Winner! Will these vehicles run? A puzzle from the past

Winner! Will these vehicles run? A puzzle from the past

Make Pt1471-1
Charles Platt helped pick a winner from our “Will these vehicles run? A puzzle from the past” contest — MAKE reader shabadu please email me to claim your prize, a Maker’s Notebook!

There’s a lot of good stuff here. Most people seemed to get the right answer (so far as I can tell), although they used different paths to reach it. My vote goes to shabadu because he sums it up so succinctly (brevity is always a virtue), he writes clearly, he mentions a couple details that other posters missed, he gets everything right (so far as I can tell), and he adds a note of humor at the end. I regret that he didn’t attempt the calculation regarding the first vehicle that Theodire Minick included, but Minick seems to use some unstated assumptions that bother me. For instance, he assumes that the lead balls have potential energy based on a 4-foot difference, but how did he come up with that number? It has to be a guess, and therefore doesn’t justify his calculation to umpteen significant figures!

I don’t think any of the posters took into account the likely behavior of the balls on the roof. When the vehicle accelerates (assuming it does) the balls in the channel will tend to roll backward relative to the vehicle, because of their inertia. Therefore they will roll off the channel at increasing speed relative to the vehicle, and therefore they will hit the chute lower down, with greater kinetic energy, creating a more powerful forward thrust. On the other hand, their rearward motion will cause them to hit the lower chute at an increasing angle, which will deliver less forward thrust.

Of course the balls will not roll along the upper channel with zero friction, especially if they tend to rub against each other; and the balls in the reservoir over the cab will be significantly constrained. Therefore their mass, in addition to the mass of the vehicle, must be overcome by the forward thrust. However, the aggregate mass will diminish as the number of balls diminishes, and this will enable the vehicle to accelerate faster. Since this is a complex system involving factors such as the friction of lead against lead and the precise contouring of the ball containment system, no precise calculations are possible.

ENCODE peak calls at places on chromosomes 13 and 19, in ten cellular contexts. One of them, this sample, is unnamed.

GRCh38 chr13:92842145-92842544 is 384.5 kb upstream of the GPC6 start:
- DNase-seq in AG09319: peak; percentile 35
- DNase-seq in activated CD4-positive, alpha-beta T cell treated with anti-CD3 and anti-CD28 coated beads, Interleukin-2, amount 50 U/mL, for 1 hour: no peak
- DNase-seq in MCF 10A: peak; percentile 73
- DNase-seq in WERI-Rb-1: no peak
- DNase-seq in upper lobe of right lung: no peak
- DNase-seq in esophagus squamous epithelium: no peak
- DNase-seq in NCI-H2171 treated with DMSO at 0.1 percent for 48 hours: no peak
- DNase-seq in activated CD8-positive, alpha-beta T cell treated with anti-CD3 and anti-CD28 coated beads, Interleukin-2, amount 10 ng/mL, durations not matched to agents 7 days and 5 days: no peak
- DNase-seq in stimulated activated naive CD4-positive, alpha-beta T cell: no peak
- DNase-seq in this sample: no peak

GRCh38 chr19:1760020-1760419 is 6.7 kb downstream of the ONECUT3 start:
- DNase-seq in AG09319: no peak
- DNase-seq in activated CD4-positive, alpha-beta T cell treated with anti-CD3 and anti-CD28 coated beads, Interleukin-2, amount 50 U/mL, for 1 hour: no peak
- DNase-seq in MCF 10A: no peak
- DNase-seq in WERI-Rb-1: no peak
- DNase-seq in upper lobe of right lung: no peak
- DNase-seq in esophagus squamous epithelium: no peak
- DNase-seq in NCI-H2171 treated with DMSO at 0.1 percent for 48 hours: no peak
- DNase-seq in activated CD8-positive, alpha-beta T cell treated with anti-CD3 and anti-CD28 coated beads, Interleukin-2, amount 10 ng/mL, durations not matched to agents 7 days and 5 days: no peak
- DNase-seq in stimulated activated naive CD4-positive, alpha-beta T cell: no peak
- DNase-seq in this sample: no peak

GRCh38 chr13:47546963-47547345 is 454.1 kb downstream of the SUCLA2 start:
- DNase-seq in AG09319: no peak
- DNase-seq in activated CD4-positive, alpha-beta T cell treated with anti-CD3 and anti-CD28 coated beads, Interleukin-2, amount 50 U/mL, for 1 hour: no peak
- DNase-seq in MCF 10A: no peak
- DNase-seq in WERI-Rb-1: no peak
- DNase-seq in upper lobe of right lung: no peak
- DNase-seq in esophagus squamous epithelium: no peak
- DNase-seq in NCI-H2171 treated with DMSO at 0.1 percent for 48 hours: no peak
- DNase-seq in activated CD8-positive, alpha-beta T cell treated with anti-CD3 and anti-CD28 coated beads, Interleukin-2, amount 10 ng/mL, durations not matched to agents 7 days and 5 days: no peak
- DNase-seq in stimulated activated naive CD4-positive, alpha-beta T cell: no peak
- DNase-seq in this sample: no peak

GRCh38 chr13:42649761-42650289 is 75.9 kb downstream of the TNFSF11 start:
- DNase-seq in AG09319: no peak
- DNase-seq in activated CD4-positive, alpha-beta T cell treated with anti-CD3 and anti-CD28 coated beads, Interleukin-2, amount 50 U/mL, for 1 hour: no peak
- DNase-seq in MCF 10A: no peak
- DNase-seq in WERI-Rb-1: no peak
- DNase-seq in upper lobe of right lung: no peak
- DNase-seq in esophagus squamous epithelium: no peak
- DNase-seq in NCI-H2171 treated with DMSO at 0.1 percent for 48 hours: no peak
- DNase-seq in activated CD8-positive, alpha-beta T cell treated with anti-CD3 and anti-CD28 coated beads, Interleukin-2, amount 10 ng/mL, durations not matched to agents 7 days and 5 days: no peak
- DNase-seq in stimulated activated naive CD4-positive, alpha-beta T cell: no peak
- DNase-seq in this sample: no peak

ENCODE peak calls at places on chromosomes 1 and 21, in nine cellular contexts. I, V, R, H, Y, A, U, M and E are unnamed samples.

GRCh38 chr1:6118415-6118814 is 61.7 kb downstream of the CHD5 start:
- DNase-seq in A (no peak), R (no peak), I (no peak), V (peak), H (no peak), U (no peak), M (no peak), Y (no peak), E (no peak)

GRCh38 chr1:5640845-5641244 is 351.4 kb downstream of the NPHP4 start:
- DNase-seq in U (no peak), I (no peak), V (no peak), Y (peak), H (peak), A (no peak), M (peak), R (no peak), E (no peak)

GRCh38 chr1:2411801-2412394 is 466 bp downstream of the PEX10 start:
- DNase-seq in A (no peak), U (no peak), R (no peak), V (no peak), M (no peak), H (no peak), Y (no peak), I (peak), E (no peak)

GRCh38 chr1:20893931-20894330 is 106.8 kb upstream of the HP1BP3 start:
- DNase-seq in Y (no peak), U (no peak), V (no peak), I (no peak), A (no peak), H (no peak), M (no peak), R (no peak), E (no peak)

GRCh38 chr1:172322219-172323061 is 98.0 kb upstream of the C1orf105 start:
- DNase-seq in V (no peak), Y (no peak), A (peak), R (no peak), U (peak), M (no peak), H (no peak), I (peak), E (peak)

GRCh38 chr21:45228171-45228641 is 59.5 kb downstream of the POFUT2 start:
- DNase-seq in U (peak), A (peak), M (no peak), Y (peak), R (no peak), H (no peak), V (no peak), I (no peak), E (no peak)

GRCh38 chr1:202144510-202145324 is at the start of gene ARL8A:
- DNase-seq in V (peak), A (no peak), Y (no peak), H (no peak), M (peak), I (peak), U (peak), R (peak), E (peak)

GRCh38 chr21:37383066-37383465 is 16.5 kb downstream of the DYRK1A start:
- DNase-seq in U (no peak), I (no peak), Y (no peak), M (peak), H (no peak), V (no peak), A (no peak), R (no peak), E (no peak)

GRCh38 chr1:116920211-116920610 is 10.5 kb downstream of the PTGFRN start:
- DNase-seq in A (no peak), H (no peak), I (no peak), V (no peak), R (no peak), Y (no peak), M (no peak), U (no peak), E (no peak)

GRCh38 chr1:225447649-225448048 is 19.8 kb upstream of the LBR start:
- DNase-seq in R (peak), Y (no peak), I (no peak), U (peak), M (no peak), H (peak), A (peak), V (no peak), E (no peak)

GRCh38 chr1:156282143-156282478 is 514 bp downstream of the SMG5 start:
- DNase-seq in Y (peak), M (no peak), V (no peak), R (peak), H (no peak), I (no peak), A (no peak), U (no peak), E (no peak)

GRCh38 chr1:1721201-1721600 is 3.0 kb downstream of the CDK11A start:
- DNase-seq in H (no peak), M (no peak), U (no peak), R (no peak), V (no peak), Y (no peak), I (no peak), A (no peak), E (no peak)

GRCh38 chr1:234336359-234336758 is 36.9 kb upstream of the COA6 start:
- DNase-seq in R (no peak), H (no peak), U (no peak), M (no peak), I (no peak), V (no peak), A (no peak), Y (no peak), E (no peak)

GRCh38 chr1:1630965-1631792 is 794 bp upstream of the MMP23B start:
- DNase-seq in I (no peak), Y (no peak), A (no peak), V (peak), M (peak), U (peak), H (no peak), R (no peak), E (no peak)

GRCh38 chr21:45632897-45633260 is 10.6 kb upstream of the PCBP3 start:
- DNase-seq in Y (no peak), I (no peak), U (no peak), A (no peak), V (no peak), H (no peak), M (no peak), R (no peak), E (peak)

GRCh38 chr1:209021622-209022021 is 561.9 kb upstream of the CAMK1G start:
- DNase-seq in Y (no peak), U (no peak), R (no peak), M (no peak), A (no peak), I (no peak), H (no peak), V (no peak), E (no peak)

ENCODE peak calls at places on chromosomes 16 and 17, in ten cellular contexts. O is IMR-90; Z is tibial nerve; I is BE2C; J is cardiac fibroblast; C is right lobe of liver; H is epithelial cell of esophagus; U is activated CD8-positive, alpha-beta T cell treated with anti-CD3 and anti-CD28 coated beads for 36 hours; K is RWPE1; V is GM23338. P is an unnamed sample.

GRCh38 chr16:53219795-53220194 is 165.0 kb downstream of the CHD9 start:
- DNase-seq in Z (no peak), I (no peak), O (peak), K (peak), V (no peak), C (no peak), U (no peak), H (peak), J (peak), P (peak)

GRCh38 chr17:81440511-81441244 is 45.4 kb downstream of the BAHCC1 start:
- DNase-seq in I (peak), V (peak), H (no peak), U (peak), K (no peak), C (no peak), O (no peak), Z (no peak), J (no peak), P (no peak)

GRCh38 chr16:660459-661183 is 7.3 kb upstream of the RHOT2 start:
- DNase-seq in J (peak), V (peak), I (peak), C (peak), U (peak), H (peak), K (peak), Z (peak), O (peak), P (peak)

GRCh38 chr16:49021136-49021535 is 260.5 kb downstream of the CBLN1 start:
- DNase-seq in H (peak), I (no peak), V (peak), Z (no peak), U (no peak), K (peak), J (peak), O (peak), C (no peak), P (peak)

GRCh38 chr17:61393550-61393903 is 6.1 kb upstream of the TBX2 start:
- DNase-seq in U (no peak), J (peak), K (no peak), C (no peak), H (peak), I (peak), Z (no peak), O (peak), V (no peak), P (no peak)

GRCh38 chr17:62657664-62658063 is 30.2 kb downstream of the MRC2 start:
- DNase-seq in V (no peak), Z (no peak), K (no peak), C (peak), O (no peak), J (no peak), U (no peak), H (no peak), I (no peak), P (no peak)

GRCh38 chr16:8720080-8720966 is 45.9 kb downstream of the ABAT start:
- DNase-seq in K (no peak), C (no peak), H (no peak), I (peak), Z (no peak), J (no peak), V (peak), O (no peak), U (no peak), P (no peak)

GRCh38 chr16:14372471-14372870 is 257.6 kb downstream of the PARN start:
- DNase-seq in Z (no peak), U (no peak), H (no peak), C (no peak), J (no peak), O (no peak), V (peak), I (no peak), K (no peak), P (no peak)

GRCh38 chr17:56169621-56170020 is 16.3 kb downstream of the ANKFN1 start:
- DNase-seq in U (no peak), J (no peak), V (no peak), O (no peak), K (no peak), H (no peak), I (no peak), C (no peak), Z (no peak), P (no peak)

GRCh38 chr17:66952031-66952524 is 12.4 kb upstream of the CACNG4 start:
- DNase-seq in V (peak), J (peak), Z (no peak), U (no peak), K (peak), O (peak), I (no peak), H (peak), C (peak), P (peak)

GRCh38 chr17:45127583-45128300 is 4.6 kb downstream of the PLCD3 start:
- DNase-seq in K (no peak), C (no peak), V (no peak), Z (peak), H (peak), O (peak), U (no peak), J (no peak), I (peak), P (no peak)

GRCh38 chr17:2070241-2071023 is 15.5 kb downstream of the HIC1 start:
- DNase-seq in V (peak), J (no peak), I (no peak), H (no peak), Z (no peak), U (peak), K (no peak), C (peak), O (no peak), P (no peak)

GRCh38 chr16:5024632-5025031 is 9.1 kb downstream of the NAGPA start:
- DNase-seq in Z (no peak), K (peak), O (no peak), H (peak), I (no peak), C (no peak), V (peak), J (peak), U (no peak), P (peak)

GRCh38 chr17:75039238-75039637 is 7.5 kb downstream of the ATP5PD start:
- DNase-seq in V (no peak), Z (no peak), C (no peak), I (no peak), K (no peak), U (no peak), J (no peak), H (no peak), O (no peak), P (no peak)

A simple way to look at the first vehicle is to assess the energy which would be required to lift the balls up onto the roof in the first place. This is the most energy that you can get back out of the system by allowing the balls to drop. In practice you will get less, because of frictional losses everywhere in the system.

Another issue which was not addressed is the question of “where the energy goes” in vehicle number two. The motor, after all, is doing work, circulating the water. If that work is not translated into motion, what happens to it? The answer of course is that it is converted to heat by friction between the water and the pipes. I would expect the water to become perceptibly warm as the truck sits there churning the water around and around while going nowhere.

And here’s Shabadu answer…

In the first vehicle, the falling balls will apply a forward force. Just like pool balls bouncing off a bumper, the falling ball will be deflected backward by their impact with the second trough. According to Newton’s third law of motion (“To every action there is an equal and opposite reaction.”) the vehicle will also deflect forward from this same impact. In an ideal system this will move the vehicle forward. However, any deformation of the second trough or the tires, and friction in the axles, and even wind resistance, will very likely overpower any forward force applied by the falling balls.

The second vehicle won’t move at all. The same principle that applied forward force to the first vehicle exists in the second one, so the water hitting the trough does give it a forward force, but since the water is collected it hits the back of the trough/pipe when it turns at the bottom to return to the pump. This impact applies a second force in the opposite direction of the first. In addition, the frictions, deformations, and wind resistance that might completely stop the first vehicle would be even more detrimental in this vehicle because the water will probably have less momentum than the lead balls, which provides less force to be transferred into movement of the vehicle.

On the other hand, the second vehicle does have a better chance of moving after the police arrest the first driver for dropping huge lead balls all over the road.

Discuss this article with the rest of the community on our Discord server!

current: @adafruit - previous: MAKE, popular science, hackaday, engadget, fallon, braincraft ... howtoons, 2600...

View more articles by Phillip Torrone


Ready to dive into the realm of hands-on innovation? This collection serves as your passport to an exhilarating journey of cutting-edge tinkering and technological marvels, encompassing 15 indispensable books tailored for budding creators.